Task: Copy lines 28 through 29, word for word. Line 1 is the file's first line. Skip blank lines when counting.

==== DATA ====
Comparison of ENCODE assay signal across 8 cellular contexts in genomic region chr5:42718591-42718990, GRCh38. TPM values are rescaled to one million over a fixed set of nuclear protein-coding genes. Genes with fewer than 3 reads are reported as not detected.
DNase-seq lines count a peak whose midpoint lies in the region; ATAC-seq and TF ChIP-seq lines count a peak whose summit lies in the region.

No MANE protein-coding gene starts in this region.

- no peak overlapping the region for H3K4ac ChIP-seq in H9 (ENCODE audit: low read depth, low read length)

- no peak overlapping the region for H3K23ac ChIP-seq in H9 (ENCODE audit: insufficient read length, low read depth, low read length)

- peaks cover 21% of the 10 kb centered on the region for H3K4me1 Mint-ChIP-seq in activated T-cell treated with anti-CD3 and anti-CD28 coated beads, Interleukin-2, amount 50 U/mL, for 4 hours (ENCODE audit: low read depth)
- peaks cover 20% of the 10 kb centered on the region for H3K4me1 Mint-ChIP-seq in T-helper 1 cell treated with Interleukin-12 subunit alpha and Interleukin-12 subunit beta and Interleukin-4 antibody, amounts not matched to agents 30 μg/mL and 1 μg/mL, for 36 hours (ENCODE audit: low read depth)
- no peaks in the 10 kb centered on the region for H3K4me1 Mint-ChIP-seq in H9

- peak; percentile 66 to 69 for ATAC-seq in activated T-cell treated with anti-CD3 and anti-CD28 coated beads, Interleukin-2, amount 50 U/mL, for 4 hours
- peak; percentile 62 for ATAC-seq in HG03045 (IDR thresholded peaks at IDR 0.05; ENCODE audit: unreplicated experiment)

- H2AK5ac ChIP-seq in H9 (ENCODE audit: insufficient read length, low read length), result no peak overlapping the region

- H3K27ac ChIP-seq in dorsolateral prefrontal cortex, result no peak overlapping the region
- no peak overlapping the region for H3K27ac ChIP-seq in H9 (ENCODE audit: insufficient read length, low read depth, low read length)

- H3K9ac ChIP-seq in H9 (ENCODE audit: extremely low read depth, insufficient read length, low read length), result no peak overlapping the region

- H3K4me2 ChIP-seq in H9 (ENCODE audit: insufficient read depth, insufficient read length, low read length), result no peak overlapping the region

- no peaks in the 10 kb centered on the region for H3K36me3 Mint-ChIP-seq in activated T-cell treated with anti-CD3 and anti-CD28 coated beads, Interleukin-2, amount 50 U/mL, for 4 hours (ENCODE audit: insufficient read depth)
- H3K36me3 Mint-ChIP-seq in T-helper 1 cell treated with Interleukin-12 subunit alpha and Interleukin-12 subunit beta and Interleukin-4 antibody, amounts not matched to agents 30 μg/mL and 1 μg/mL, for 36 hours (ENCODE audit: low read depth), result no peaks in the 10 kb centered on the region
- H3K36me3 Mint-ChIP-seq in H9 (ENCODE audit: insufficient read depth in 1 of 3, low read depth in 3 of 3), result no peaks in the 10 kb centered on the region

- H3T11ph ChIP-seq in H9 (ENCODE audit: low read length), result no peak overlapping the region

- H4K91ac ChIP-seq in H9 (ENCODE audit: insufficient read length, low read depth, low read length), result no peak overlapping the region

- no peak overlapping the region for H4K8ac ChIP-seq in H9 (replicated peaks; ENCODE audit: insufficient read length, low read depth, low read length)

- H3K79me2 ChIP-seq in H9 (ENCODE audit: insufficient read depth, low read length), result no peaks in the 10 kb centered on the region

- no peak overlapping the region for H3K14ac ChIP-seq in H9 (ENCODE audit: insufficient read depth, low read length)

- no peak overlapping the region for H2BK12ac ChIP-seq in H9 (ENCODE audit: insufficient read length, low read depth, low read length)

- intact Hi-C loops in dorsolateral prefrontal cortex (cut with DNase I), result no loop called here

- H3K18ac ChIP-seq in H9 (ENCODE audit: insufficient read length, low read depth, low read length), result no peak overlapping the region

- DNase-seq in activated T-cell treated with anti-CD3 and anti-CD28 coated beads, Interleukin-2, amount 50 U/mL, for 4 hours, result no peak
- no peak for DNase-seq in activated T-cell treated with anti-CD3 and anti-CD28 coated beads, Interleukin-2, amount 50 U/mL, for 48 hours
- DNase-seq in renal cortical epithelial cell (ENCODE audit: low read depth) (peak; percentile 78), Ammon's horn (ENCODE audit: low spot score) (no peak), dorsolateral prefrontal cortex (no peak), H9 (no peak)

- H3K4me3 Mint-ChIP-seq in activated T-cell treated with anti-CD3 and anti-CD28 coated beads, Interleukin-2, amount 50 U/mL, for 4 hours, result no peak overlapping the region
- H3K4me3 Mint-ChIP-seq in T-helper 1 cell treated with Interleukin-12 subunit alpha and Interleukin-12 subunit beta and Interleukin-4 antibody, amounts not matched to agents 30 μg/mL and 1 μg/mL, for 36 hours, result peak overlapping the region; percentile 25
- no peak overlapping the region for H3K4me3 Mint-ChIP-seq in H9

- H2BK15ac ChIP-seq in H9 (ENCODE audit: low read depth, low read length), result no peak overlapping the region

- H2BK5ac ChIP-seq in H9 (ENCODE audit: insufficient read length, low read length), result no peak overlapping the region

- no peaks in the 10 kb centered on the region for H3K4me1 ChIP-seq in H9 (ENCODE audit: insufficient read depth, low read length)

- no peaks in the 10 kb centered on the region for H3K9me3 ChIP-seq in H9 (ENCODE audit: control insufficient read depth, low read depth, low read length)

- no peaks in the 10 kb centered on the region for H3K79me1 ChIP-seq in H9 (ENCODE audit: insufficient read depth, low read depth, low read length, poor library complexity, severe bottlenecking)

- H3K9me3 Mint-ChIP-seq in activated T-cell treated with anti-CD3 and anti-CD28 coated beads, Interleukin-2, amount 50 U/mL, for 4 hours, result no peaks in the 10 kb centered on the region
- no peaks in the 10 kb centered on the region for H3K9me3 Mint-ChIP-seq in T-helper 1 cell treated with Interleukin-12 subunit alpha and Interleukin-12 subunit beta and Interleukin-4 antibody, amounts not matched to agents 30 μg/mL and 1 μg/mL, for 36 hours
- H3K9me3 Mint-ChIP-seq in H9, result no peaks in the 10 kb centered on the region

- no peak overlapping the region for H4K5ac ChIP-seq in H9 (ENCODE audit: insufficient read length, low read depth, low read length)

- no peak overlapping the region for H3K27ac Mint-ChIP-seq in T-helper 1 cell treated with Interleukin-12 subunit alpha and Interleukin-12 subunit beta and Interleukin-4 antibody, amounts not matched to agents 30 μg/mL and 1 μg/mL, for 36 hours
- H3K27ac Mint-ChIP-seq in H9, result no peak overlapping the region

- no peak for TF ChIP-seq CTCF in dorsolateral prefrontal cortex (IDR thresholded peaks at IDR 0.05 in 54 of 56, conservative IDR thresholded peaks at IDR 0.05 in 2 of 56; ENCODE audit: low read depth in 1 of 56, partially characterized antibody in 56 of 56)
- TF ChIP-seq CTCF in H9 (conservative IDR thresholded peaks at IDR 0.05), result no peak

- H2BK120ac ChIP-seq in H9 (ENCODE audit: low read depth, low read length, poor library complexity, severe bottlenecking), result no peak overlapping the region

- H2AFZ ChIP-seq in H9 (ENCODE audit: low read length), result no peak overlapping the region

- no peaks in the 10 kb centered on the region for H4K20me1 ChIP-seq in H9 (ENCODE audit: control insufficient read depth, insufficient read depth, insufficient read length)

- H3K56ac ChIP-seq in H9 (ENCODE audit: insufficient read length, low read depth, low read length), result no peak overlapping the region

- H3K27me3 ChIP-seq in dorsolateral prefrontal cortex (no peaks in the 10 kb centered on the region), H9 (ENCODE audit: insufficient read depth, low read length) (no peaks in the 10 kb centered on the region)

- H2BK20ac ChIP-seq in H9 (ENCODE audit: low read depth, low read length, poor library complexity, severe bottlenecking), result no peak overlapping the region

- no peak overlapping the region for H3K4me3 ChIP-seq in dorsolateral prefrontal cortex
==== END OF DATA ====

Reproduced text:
- no peak for DNase-seq in activated T-cell treated with anti-CD3 and anti-CD28 coated beads, Interleukin-2, amount 50 U/mL, for 48 hours
- DNase-seq in renal cortical epithelial cell (ENCODE audit: low read depth) (peak; percentile 78), Ammon's horn (ENCODE audit: low spot score) (no peak), dorsolateral prefrontal cortex (no peak), H9 (no peak)